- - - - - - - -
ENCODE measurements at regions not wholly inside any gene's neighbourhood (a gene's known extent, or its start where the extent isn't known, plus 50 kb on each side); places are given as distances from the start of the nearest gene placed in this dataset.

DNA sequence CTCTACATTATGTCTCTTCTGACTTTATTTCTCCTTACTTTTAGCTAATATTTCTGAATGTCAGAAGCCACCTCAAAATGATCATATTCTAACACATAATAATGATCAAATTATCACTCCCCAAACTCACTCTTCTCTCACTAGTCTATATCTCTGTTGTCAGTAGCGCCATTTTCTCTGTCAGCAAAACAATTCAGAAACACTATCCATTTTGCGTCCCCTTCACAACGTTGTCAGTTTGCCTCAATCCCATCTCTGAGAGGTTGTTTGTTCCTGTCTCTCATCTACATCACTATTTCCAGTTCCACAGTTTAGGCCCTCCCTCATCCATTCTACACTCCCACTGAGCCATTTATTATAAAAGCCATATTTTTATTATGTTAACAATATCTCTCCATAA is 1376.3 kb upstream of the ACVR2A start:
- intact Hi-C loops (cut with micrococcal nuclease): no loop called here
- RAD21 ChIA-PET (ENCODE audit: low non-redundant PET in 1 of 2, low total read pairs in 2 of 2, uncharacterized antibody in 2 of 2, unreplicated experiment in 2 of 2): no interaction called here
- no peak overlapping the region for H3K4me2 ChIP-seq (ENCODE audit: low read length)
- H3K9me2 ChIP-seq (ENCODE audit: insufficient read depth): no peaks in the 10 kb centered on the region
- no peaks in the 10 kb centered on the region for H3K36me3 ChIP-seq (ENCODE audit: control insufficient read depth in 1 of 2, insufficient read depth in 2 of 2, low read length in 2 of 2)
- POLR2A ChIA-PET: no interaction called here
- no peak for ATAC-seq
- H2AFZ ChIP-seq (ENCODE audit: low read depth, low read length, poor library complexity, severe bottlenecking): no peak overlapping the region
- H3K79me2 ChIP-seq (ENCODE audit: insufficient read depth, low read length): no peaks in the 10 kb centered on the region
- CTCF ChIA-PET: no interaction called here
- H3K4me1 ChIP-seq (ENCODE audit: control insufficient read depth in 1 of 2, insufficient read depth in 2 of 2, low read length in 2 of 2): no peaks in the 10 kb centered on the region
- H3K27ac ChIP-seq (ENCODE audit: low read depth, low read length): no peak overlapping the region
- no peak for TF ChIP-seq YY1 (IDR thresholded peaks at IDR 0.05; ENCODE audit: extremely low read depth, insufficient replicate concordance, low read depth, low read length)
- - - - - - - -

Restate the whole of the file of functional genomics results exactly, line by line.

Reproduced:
ENCODE measurements at regions not wholly inside any gene's neighbourhood (a gene's known extent, or its start where the extent isn't known, plus 50 kb on each side); places are given as distances from the start of the nearest gene placed in this dataset.

DNA sequence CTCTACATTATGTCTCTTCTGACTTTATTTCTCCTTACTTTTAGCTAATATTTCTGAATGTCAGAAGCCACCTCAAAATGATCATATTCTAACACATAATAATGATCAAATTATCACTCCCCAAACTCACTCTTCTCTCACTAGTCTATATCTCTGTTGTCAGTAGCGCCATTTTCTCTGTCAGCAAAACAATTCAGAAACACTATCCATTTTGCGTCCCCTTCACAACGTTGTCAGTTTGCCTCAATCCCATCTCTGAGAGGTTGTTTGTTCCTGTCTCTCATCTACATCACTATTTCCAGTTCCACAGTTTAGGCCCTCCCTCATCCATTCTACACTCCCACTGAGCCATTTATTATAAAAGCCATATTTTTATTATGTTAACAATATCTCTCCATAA is 1376.3 kb upstream of the ACVR2A start:
- intact Hi-C loops (cut with micrococcal nuclease): no loop called here
- RAD21 ChIA-PET (ENCODE audit: low non-redundant PET in 1 of 2, low total read pairs in 2 of 2, uncharacterized antibody in 2 of 2, unreplicated experiment in 2 of 2): no interaction called here
- no peak overlapping the region for H3K4me2 ChIP-seq (ENCODE audit: low read length)
- H3K9me2 ChIP-seq (ENCODE audit: insufficient read depth): no peaks in the 10 kb centered on the region
- no peaks in the 10 kb centered on the region for H3K36me3 ChIP-seq (ENCODE audit: control insufficient read depth in 1 of 2, insufficient read depth in 2 of 2, low read length in 2 of 2)
- POLR2A ChIA-PET: no interaction called here
- no peak for ATAC-seq
- H2AFZ ChIP-seq (ENCODE audit: low read depth, low read length, poor library complexity, severe bottlenecking): no peak overlapping the region
- H3K79me2 ChIP-seq (ENCODE audit: insufficient read depth, low read length): no peaks in the 10 kb centered on the region
- CTCF ChIA-PET: no interaction called here
- H3K4me1 ChIP-seq (ENCODE audit: control insufficient read depth in 1 of 2, insufficient read depth in 2 of 2, low read length in 2 of 2): no peaks in the 10 kb centered on the region
- H3K27ac ChIP-seq (ENCODE audit: low read depth, low read length): no peak overlapping the region
- no peak for TF ChIP-seq YY1 (IDR thresholded peaks at IDR 0.05; ENCODE audit: extremely low read depth, insufficient replicate concordance, low read depth, low read length)